“I thought nothing of it,” Simon said of the lumps that developed on his throat, paired with chest pain and sweating. “I was getting married. I thought it was normal,” he continued, his sense of humor showing through.

When he developed dry skin spots, he chalked it up to possibly ring worm, picked up from working out in the weight room.

After getting married in June 2013, Simon, accompanied by his wife, Ashley, made the trek to La Crosse, where he was diagnosed. In the months that followed, Simon went through chemotherapy and then radiation. 

“Surprisingly, I didn’t lose any more hair than normal,” Simon joked of the process. “I guess it was a joke from God that I was already losing enough.”

Missing school was tough, though, Simon said. For the first time, he wasn’t there for football camp and homecoming. He even missed complaints from students.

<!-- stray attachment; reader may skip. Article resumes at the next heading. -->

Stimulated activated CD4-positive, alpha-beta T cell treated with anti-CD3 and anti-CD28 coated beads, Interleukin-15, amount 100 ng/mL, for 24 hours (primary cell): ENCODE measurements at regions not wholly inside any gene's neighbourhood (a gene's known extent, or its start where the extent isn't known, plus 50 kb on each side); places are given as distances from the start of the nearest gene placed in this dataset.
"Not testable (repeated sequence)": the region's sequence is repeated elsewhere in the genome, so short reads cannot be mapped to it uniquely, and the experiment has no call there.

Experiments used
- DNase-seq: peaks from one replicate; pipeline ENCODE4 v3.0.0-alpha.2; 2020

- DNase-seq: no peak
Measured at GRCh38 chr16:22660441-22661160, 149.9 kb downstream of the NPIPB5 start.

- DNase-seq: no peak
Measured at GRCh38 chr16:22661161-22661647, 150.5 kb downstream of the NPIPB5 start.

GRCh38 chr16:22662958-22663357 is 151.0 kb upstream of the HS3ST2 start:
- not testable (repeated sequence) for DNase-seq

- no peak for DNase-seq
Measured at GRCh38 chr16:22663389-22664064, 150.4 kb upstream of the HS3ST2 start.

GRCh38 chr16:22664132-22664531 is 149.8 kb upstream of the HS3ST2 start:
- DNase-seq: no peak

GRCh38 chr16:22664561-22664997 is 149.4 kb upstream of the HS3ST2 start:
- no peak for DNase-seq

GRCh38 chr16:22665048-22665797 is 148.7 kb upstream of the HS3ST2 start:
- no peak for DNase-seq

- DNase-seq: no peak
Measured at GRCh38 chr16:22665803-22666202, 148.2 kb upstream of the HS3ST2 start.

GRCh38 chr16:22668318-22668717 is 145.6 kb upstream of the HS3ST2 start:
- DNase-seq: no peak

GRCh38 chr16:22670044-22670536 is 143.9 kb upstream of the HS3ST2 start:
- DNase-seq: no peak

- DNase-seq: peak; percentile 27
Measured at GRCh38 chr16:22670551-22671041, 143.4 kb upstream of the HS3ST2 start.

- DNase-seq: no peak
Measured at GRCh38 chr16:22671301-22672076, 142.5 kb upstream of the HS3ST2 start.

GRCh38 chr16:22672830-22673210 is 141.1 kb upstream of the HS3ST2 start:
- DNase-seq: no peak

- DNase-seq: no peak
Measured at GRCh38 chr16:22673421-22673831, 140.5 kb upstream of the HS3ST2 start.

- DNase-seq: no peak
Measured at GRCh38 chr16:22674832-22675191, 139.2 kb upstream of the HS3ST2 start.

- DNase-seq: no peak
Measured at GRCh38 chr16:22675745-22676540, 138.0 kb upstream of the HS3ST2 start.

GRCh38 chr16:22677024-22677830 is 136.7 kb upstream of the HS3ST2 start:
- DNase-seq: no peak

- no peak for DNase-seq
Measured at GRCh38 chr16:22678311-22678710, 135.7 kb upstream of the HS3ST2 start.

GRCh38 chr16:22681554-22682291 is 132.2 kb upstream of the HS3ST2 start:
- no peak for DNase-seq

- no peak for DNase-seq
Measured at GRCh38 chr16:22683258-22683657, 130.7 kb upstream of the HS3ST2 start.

“I just wanted things to get back to normal,” he said.

He credited Ashley for her support through it all.

“We had doctor’s appointments. We had radiation. We had chemotherapy. We had cancer,” he said, stressing how cancer affects not only the person diagnosed, but family and friends as well.

“People said ‘It couldn’t come at a worse time,’” Simon said regarding the diagnosis on the heels of his new marriage. “But when is cancer fair?

“Bad things are going to happen in life. Don’t let them ruin your life or define your story. I was not going to let it ruin who I am. I was not going to be a label or poster child.”